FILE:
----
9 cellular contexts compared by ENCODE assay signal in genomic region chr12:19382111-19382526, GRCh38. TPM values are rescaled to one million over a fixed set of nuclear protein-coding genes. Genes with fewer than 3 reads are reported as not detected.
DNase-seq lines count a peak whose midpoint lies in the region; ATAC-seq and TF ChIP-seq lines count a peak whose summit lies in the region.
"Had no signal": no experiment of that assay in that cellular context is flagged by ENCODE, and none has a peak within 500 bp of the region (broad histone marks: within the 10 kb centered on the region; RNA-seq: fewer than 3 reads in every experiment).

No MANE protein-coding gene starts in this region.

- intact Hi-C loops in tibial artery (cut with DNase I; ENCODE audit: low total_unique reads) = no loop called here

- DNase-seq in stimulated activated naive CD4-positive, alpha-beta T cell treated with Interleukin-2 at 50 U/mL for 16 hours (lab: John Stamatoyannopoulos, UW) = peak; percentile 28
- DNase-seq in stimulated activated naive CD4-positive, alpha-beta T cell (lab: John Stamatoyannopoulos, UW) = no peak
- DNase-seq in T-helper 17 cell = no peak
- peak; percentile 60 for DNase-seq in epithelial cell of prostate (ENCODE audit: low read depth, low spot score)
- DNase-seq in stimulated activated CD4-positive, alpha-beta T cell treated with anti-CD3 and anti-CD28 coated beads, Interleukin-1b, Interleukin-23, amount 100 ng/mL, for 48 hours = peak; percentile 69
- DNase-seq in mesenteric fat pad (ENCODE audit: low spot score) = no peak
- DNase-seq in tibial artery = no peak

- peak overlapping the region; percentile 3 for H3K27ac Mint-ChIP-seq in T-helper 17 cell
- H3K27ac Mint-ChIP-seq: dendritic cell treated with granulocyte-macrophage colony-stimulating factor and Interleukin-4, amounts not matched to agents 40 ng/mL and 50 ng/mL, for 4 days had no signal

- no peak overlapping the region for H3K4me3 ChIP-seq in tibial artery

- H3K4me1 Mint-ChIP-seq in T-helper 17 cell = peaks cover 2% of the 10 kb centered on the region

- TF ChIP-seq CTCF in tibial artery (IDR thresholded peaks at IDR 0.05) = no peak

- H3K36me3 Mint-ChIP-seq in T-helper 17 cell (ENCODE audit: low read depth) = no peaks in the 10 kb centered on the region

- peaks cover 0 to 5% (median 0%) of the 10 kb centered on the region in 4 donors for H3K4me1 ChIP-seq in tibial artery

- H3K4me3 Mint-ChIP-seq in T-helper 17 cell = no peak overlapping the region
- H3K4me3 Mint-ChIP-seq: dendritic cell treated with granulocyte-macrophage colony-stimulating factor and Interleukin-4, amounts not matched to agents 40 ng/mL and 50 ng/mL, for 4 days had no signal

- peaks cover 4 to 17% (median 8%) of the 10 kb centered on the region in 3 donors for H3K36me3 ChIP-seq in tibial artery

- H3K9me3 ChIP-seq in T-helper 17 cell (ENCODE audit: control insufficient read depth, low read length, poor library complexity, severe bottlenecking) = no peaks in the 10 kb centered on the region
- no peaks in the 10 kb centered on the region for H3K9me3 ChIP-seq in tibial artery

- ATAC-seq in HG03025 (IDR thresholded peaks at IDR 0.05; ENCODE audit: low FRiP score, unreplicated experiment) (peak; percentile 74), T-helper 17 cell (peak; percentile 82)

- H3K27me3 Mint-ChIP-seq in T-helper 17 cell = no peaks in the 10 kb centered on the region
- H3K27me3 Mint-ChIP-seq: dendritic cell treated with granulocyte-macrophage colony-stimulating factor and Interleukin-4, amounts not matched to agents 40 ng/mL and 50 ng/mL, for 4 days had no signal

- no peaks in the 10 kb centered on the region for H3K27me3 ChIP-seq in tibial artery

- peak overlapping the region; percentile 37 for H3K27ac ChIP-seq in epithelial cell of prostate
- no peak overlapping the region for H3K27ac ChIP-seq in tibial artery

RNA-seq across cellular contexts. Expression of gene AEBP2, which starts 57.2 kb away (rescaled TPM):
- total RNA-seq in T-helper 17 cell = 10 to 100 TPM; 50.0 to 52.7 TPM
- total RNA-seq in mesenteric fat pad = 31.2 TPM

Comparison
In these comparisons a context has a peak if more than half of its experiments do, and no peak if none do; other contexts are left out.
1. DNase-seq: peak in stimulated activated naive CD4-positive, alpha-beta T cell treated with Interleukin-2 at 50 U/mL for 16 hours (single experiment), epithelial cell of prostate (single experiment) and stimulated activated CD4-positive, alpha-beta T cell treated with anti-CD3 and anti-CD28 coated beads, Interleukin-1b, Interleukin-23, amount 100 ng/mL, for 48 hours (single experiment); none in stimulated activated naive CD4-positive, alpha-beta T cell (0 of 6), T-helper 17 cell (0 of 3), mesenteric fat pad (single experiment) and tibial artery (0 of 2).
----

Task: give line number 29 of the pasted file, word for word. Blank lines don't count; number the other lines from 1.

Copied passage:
- peak overlapping the region; percentile 37 for H3K27ac ChIP-seq in epithelial cell of prostate